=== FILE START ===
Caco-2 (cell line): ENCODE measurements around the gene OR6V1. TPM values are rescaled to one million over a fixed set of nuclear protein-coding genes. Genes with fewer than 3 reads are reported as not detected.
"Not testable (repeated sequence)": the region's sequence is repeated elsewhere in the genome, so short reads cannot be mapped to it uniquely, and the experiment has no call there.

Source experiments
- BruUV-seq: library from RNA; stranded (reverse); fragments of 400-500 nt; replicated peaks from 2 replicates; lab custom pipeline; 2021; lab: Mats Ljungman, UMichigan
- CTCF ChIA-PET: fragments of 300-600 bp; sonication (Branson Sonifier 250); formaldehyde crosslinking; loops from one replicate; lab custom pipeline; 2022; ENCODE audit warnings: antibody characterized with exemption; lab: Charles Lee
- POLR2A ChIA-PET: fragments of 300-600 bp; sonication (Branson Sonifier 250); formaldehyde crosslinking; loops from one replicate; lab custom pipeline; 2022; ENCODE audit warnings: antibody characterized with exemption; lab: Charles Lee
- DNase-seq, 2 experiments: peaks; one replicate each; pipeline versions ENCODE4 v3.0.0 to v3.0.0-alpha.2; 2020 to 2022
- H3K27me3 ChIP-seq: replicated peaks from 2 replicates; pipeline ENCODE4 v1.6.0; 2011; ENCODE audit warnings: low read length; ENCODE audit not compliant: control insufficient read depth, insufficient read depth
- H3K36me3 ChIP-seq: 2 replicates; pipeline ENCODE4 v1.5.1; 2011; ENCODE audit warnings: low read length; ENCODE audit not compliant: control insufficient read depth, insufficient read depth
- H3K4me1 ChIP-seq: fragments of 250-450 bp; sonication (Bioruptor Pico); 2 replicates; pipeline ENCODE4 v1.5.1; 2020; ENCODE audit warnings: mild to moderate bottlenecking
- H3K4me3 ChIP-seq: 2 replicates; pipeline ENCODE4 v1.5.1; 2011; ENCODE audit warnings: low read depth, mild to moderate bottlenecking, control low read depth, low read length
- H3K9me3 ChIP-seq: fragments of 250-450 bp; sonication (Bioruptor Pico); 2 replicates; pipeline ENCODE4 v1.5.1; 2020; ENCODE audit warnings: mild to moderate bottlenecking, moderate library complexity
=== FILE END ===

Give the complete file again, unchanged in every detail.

Caco-2 (cell line): ENCODE measurements around the gene OR6V1. TPM values are rescaled to one million over a fixed set of nuclear protein-coding genes. Genes with fewer than 3 reads are reported as not detected.
"Not testable (repeated sequence)": the region's sequence is repeated elsewhere in the genome, so short reads cannot be mapped to it uniquely, and the experiment has no call there.

Source experiments
- BruUV-seq: library from RNA; stranded (reverse); fragments of 400-500 nt; replicated peaks from 2 replicates; lab custom pipeline; 2021; lab: Mats Ljungman, UMichigan
- CTCF ChIA-PET: fragments of 300-600 bp; sonication (Branson Sonifier 250); formaldehyde crosslinking; loops from one replicate; lab custom pipeline; 2022; ENCODE audit warnings: antibody characterized with exemption; lab: Charles Lee
- POLR2A ChIA-PET: fragments of 300-600 bp; sonication (Branson Sonifier 250); formaldehyde crosslinking; loops from one replicate; lab custom pipeline; 2022; ENCODE audit warnings: antibody characterized with exemption; lab: Charles Lee
- DNase-seq, 2 experiments: peaks; one replicate each; pipeline versions ENCODE4 v3.0.0 to v3.0.0-alpha.2; 2020 to 2022
- H3K27me3 ChIP-seq: replicated peaks from 2 replicates; pipeline ENCODE4 v1.6.0; 2011; ENCODE audit warnings: low read length; ENCODE audit not compliant: control insufficient read depth, insufficient read depth
- H3K36me3 ChIP-seq: 2 replicates; pipeline ENCODE4 v1.5.1; 2011; ENCODE audit warnings: low read length; ENCODE audit not compliant: control insufficient read depth, insufficient read depth
- H3K4me1 ChIP-seq: fragments of 250-450 bp; sonication (Bioruptor Pico); 2 replicates; pipeline ENCODE4 v1.5.1; 2020; ENCODE audit warnings: mild to moderate bottlenecking
- H3K4me3 ChIP-seq: 2 replicates; pipeline ENCODE4 v1.5.1; 2011; ENCODE audit warnings: low read depth, mild to moderate bottlenecking, control low read depth, low read length
- H3K9me3 ChIP-seq: fragments of 250-450 bp; sonication (Bioruptor Pico); 2 replicates; pipeline ENCODE4 v1.5.1; 2020; ENCODE audit warnings: mild to moderate bottlenecking, moderate library complexity